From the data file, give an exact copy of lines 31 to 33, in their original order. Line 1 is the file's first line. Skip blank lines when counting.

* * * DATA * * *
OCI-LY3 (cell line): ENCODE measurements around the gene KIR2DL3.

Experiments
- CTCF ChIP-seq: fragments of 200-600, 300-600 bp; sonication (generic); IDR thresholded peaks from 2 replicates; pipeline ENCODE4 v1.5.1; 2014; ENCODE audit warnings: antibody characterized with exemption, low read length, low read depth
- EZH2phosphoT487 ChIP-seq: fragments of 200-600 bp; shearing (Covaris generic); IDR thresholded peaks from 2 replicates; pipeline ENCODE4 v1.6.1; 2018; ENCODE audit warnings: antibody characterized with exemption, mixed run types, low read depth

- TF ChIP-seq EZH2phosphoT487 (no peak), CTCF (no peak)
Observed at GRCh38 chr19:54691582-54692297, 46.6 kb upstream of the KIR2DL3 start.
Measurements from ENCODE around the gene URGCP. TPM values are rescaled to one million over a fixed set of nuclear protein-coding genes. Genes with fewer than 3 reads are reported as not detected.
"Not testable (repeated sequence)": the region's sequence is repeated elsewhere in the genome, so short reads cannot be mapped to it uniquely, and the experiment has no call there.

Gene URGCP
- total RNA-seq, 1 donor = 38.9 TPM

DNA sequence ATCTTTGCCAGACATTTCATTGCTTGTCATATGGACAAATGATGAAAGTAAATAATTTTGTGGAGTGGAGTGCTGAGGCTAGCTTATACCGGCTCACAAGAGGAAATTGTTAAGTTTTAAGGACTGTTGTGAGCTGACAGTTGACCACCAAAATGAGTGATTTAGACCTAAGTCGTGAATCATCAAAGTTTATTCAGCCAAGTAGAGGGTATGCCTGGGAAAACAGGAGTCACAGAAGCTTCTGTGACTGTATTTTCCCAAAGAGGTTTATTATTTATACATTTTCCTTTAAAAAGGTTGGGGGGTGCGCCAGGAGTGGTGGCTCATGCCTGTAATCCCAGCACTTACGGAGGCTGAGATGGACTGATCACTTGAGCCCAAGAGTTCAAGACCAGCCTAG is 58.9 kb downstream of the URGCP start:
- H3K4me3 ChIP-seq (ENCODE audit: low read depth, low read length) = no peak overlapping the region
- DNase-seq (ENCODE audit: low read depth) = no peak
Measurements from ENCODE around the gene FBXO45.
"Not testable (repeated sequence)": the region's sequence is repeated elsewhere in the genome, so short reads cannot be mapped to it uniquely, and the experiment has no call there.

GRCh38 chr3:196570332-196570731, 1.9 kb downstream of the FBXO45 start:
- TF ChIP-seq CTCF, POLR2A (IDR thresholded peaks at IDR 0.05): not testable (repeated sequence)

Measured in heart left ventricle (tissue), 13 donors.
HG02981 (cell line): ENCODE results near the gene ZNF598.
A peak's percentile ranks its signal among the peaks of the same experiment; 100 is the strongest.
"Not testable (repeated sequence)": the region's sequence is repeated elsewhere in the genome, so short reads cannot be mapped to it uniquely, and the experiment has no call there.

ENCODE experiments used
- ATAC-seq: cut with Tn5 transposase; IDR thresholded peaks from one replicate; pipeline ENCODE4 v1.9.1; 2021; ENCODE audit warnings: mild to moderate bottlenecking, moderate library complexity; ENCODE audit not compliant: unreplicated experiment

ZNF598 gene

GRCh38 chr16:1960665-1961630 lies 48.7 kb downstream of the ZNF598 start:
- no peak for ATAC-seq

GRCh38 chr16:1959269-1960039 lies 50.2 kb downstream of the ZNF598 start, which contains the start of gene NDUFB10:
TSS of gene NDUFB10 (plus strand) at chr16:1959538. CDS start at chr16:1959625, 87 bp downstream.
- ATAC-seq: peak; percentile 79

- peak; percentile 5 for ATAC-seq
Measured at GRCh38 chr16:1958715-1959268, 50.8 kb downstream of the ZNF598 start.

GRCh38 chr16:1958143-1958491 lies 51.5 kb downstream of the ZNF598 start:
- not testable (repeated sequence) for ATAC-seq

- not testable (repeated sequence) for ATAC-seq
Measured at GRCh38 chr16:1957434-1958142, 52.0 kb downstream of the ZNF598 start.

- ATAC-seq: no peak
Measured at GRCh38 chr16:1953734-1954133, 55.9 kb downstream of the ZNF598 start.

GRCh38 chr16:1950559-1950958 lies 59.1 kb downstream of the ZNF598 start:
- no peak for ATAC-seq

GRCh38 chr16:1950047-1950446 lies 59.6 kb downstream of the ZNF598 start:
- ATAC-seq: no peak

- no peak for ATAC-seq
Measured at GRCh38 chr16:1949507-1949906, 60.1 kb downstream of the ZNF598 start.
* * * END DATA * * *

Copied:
Measured at GRCh38 chr16:1958715-1959268, 50.8 kb downstream of the ZNF598 start.

GRCh38 chr16:1958143-1958491 lies 51.5 kb downstream of the ZNF598 start:
- not testable (repeated sequence) for ATAC-seq